ISDS: the devil in KAFTA’s detail

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In effect, ISDS provisions remove a nation’s right to set its own laws.

Farm Weekly | 24 Feb, 2014

ISDS: the devil in KAFTA’s detail

MATTHEW CAWOOD

THE Korea-Australia Free Trade Agreement (KAFTA) delivers some impressive opportunities for Australian agriculture, but the fine print has some analysts worried.

By including "investor-state dispute settlement" (ISDS) provisions, the KAFTA opens up the potential for Korean-domiciled corporations to sue Australian governments — federal, State and local — over decisions that a company believes to have unfairly affected investments they have made in Australia.

Fair trade campaigner Pat Ranald, head of the Australian Fair Trade and Investment Network, said that in effect, ISDS provisions remove a nation’s right to set its own laws.

A headline case of the complications ISDS can cause is occurring in Canada, where the Quebec government placed a moratorium on fracking for gas beneath the St Lawrence river while it concluded safety and environmental studies.

As a result, United States miner Lone Pine last year launched a $250 million lawsuit against Quebec through US-Canada ISDS provisions. Lone Pine argues that it spent millions of dollars on project development before the government laid down the moratorium.

Australia is also experiencing a first-hand case of ISDS provisions empowering corporations outside the courts.

United States tobacco company Philip Morris lost an Australian High Court suit against plain packaging of cigarettes on the basis of several precedents for the legislation.

Because it has assets in Hong Kong, Philip Morris has subsequently launched a new attack on the legislation through ISDS provisions in an obscure Australia-Hong Kong trade agreement.

ISDS disputes are resolved through independent tribunals of investment law experts in which the arbitrator in one dispute can play advocate in another — like a judge also practicing as a lawyer - and there is no right of appeal.

ISDS provisions were introduced to trade agreements post-WWII to prevent nations from walking away from agreements and stranding investment.

Australia has more than two dozen ISDS arrangements in place, but as FTAs got larger and more encompassing, and corporations gained greater power, they have been seen as a double-edged sword.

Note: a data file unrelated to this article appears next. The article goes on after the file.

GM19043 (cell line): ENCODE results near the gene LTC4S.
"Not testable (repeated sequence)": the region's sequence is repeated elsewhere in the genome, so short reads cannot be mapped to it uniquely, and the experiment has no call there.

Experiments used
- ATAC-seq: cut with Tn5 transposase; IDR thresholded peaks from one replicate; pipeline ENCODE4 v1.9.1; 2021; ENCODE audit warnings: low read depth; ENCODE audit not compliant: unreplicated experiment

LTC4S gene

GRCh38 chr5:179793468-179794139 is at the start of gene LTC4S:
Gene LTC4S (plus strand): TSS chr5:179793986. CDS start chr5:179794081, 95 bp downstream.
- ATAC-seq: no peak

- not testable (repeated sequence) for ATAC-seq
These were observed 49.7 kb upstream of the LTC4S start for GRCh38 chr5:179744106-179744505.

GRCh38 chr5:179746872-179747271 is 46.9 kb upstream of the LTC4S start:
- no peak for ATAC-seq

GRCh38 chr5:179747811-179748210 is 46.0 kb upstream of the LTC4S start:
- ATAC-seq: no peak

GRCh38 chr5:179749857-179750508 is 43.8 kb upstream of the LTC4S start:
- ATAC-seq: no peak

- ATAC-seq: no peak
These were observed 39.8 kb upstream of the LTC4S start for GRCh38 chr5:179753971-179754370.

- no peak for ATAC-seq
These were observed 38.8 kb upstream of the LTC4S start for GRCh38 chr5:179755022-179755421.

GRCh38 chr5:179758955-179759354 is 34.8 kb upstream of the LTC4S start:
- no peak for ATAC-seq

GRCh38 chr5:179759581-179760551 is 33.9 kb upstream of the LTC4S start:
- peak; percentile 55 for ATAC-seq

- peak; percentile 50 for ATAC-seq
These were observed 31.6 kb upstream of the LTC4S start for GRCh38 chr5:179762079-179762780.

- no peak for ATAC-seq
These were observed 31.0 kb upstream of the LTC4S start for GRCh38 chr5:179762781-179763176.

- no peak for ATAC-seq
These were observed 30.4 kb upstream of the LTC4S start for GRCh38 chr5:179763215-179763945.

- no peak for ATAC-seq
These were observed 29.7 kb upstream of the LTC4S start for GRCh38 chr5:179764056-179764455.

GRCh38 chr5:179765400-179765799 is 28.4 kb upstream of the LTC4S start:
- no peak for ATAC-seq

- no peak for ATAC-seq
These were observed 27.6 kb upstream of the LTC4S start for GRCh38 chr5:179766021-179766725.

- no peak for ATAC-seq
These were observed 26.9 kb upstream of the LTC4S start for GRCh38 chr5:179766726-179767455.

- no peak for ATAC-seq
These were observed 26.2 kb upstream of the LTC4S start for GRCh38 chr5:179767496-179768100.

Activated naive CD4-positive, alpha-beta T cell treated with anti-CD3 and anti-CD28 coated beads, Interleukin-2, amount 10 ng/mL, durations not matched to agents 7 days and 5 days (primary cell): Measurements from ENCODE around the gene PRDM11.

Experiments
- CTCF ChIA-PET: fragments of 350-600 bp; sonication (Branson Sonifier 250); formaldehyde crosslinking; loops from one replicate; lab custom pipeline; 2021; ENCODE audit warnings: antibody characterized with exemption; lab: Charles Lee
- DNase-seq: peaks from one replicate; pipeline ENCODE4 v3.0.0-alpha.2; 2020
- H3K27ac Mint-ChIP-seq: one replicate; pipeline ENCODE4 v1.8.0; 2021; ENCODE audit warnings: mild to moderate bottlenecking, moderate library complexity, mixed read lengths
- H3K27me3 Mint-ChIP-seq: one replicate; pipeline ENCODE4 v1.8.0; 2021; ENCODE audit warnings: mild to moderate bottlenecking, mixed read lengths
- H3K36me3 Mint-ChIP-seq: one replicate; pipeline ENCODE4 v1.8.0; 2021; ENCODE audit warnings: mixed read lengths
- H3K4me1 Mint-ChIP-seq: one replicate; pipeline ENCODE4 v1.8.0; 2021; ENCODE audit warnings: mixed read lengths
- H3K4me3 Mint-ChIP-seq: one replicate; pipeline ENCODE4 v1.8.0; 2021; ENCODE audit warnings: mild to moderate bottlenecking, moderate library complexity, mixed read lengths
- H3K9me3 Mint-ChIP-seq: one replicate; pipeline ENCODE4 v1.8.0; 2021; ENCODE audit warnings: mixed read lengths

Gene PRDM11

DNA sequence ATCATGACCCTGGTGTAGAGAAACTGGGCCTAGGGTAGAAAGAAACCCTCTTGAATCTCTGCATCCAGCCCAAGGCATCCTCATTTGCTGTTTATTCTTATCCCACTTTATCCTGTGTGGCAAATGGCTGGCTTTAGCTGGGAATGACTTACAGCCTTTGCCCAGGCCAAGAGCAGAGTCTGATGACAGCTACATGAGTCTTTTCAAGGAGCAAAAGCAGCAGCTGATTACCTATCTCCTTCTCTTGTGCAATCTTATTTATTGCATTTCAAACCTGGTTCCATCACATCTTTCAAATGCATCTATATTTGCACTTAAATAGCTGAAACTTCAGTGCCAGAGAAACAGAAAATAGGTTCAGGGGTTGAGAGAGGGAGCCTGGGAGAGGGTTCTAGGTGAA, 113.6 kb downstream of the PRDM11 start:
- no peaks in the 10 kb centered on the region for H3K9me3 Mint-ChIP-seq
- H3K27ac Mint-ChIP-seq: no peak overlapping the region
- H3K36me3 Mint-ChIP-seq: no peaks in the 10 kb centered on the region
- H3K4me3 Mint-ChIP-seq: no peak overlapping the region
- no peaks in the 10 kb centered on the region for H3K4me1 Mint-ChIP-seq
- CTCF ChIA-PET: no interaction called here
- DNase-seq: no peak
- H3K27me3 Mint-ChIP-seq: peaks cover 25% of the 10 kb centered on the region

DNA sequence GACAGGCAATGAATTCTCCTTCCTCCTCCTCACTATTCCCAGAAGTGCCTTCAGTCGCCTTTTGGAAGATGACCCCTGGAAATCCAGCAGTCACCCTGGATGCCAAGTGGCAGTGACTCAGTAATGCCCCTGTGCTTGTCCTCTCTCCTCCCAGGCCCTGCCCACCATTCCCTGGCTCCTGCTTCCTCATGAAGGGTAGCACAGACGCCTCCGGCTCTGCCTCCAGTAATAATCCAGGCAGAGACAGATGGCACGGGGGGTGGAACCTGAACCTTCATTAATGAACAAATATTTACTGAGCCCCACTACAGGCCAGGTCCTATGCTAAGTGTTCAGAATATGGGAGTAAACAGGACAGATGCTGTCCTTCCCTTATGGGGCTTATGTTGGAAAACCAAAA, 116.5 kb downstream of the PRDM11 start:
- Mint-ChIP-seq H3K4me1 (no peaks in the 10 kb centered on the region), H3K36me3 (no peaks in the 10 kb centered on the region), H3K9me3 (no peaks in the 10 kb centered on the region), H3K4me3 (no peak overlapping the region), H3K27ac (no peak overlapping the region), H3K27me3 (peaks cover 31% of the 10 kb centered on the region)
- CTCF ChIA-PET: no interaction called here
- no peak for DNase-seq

Recent Australian governments have refused to allow ISDS provisions into most FTAs - including the pivotal Australia-United States Free Trade Agreement (AUSFTA) signed during the Howard government.

However, ISDS was a feature of the Korean FTA, albeit with what Trade Minister Andrew Robb said were "safeguards" against undesirable outcomes.

Those safeguards couldn’t be independently assessed before the agreement was provisionally signed earlier this week, because the government wouldn’t release the text of the agreement.

Having since seen the text, Dr Ranald said the same safeguards have been included in other FTAs, and failed to work for countries like El Salvador and Peru.

What particularly concerns fair trade campaigners like Dr Ranald is the implications of ISDS in the looming Trans-Pacific Partnership (TPP) agreement now being negotiated in Salt Lake City.

The granddad of FTAs, the TPP covers 12 countries, including five of Australia’s top 10 trading partners: Japan, United States, Singapore, New Zealand and Malaysia.

The US is the main focus of fair trade campaigners’ concern: Dr Ranald observes that it is home to the world’s richest, most litigous companies.

And as the TPP is thrashed out, the number of ISDS suits is growing. The United Nations Conference on Trade and Development reported that a record 58 ISDS cases were begun in 2012.

The costs of defending an ISDS suit are high — estimated by the OECD to average US$8 million and run up to US$30 million. Hiring legal counsel forms the bulk of the cost: arbitrators alone were paid a standard US$3000 a day in 2012.

Those costs can cause a "legal chilling" said Greens trade spokesman, Senator Peter Whish-Wilson, in which governments become likely to surrender to suits rather than defend against them because of the likely quagmire of costs.

The OECD acknowledged this issue in a 2012 report, noting that "in some cases, the amount of claimed compensation is high enough — hundreds of millions or even billions of dollars — to seriously affect a respondent country’s fiscal position".

"The costs and risks of ISDS haven’t been properly assessed," Senator Whish-Wilson said. "There is a danger of creating a new world order, in which corporations have the same power as sovereign States."

source: Farm Weekly